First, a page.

Free Mode does not show photos, videos, and external websites. To switch to data mode, a user must pay appropriate charges. Screenshot by author

By Mong Palatino, for Global Voices

Facebook is an important platform for sharing news and information online. But even the most savvy of internet users can have trouble separating the real from the fake on the platform.

New research by Global Voices shows that the “free” mobile version of Facebook, accessible free of charge for users in multiple developing countries, makes it even harder to assess the reliability of news articles than on the regular version of Facebook.

In Facebook’s effort to help introduce people in developing countries to the internet, the company has built a light-weight version of its website, which is offered alongside a handful of other sites and services offering things like news, weather and sports updates. This set of apps within an app is known as Free Basics.

In the light-weight version of Facebook offered via Free Basics, known in some countries as “Facebook Free”, users can connect with family and friends, chat using the Messenger app and upload or share content on Facebook without incurring data charges. But when it comes to news, they can only read article headlines and the captions of photos and videos. Unless they have a proper (and more expensive) data plan, the app does not allow them to read the news articles themselves.

In the current environment of hysteria over the prevalence of misinformation and “fake news” online, this limitation leaves users with limited budgets at a loss, giving them less access to useful information — and little capacity to determine whether the content is reliable or not. A user cannot see photos, videos, or the text of news articles from sites that are not included in the Free Basics package, which tend to be very few. To view this content, a user must pay data charges.

The Philippines had more than 47 million Facebook users in 2016, many of whom use Free Basics, which is provided in partnership with either Globe Telecommunications or Smart Communications.

Below we see the difference between the Facebook Free timeline (left) and the regular Facebook interface:

“Walang mga litrato sa free mode, Gumamit ng Data para Buksan ang link” translates into “There are no photos in free mode, Use Data to open Link”.

To switch from “free mode” (left) to “regular mode” (right), the user is notified that he or she must pay for data charges:

Main text: Use Data from Your Plan. You are leaving Facebook. Buy data from Globe in order to chat with friends, read article, and others. Screenshot by author

This is an easy option for those who can afford to pay the charges, but not for those who can’t. This is unfortunate for those who are using Free Basics because they can’t afford the full cost of connecting to the global Internet.

When installing Free Basics for the first time, the user is informed through the app’s terms and conditions that charges apply if photos, videos, and external links are opened on Facebook. A mobile user with a postpaid plan can simply agree to use his or her existing data plan for the extra charges, but a prepaid user has to pay for it in a store or a market offering a Globe or Smart load (known as top-up card in other countries). The majority of internet subscribers in the Philippines are prepaid users.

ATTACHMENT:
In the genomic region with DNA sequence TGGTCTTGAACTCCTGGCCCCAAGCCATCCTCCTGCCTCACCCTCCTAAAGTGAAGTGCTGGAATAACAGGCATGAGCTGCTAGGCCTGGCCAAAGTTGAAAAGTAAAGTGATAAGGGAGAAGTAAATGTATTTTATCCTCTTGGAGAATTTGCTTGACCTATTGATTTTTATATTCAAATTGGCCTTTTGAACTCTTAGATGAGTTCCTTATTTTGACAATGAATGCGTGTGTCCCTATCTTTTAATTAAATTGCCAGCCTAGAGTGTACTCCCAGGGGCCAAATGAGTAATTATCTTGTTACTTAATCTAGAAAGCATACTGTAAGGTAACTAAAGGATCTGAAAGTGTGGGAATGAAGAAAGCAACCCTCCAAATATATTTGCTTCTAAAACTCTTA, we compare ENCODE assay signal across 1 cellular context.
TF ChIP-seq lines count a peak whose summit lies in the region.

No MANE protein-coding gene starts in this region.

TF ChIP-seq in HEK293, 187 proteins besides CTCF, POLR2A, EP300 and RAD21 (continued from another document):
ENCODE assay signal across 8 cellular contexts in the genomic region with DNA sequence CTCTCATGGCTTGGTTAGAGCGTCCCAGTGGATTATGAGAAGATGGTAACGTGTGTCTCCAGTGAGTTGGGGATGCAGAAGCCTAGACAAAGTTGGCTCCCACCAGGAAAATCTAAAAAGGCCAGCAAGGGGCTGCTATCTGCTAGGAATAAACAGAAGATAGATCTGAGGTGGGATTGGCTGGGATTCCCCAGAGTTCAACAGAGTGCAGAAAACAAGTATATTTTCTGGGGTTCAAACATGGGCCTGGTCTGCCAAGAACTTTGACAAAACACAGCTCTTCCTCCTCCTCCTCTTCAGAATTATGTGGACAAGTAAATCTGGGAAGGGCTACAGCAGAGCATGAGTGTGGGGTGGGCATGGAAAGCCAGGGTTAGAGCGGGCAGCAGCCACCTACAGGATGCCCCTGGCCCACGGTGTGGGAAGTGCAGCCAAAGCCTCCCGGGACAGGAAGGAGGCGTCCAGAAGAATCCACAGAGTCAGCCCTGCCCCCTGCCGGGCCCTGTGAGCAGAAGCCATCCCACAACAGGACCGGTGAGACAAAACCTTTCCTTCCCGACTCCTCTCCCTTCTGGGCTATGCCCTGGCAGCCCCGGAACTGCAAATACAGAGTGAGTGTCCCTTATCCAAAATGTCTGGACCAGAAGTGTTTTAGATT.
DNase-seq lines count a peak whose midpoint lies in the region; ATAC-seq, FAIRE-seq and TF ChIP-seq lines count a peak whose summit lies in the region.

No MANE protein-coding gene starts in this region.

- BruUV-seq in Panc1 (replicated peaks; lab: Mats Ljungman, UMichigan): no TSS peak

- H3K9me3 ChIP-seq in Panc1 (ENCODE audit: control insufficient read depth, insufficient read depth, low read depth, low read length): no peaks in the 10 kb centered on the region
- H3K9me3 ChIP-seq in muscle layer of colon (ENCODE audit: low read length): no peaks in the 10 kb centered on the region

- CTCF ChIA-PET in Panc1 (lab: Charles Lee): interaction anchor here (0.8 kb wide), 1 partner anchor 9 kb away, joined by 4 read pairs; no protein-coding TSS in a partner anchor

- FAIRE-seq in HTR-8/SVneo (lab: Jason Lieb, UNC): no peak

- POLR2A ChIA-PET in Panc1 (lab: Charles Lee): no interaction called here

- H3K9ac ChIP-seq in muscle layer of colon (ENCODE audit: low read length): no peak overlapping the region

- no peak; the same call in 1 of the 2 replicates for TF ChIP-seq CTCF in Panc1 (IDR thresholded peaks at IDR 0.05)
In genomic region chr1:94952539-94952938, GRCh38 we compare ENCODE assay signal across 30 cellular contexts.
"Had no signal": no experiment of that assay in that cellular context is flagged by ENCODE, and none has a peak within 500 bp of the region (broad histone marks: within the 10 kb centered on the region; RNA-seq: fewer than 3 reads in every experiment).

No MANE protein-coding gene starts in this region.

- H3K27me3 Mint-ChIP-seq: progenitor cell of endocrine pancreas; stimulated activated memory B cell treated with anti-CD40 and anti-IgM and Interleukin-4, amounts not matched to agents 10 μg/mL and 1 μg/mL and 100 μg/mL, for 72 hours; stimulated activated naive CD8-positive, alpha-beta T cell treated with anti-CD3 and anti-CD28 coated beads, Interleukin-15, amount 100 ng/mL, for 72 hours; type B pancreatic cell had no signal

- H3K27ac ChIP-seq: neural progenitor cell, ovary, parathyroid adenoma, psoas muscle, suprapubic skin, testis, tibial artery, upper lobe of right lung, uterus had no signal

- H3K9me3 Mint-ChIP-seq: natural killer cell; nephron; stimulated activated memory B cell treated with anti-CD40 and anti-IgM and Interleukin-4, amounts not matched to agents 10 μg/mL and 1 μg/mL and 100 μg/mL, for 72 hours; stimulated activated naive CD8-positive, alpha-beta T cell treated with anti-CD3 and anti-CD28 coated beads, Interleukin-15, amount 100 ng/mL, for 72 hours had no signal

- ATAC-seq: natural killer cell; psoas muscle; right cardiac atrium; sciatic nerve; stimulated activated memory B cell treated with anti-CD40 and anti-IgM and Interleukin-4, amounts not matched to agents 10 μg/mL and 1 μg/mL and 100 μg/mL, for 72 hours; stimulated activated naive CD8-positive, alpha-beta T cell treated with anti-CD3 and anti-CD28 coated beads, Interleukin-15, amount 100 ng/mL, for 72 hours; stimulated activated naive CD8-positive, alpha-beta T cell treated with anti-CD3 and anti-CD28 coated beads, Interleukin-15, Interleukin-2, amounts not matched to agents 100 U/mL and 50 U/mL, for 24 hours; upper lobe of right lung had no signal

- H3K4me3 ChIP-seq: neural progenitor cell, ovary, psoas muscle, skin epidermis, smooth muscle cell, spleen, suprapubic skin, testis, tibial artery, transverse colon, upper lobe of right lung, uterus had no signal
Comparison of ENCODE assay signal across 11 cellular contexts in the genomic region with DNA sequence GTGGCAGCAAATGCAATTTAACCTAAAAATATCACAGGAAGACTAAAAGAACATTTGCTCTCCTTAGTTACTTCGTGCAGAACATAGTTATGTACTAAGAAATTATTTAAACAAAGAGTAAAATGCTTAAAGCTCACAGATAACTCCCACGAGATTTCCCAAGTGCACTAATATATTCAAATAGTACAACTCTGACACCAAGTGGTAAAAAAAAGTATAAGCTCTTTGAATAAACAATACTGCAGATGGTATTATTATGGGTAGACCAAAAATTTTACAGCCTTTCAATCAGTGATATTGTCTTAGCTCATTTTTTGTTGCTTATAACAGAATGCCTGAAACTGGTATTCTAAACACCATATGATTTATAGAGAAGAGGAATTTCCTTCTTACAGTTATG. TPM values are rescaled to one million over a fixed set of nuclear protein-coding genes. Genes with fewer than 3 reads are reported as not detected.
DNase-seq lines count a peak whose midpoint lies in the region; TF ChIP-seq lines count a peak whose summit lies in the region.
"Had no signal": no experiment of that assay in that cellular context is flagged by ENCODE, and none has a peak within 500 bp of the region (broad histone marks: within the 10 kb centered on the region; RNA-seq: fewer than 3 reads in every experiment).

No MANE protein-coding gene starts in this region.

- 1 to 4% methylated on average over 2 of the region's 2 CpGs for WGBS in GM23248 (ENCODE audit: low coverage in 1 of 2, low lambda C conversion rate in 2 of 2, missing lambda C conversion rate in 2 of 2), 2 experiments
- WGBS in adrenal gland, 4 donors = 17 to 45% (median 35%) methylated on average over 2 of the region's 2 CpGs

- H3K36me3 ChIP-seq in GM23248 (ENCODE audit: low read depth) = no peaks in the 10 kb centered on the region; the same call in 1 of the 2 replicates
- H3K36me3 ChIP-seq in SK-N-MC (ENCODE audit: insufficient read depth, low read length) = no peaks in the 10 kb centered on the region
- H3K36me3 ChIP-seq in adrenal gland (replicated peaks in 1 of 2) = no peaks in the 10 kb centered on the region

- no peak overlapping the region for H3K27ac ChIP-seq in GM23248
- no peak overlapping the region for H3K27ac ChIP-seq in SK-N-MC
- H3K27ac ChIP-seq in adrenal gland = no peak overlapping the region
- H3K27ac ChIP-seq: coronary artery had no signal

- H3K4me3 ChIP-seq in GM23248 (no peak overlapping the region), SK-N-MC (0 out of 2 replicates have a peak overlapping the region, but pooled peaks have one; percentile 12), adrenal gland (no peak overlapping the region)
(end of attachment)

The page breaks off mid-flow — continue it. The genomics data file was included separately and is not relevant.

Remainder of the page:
This is the relevant clause in the terms and conditions by Globe, one of the two major telcos in the Philippines:

You can now access a version of Facebook on your mobile phone without using your data allowance with Globe. However, if you leave this version of Facebook, or view content outside of Facebook, such as links to articles or external videos, then you might start using your data plan to see that content.

When ‘fake news’ meets ‘free’ Facebook

If Facebook Free is a user’s only source of news, chances are that he or she will encounter articles with dubious information and sourcing, but will not have the tools to verify them. Consider the examples below:

Screenshot by author

Screenshot by author

There is a risk of Facebook Free users promoting fake news content without immediately realizing it. Here is a headline that seems newsworthy from a news website with a name similar to Al Jazeera:

Screenshot by author

Of course, the website is not actually Al Jazeera, but a copycat. However, without associated images, satire websites can also be harder to detect.

Screenshot by author

Among those who shared these articles are friends (of the author) who are university-educated and have spoken quite critically about fake news. Facebook Free clearly makes it more difficult to determine whether a clickbait headline is a factual news article or something less reliable.

Even headlines of legitimate news websites can mislead Facebook Free users. Below we see a news headline dated March 31, 2017 about Donald Trump referring to the Philippines as a “terrorist nation”.

While a regular user would be able to see that he made this comment in August 2016, before being elected president, a Facebook Free user would have no such information and could easily be led to believe that this had happened in recent days.

Screenshot by author

Facebook Free provides easy ways to communicate and access information. But its strict limitations on access to the broader web, along with its omission of key fact indicators such as images, may ultimately disempower users by giving them incomplete — and sometimes completely inaccurate — information.

By Mong Palatino, for Global Voices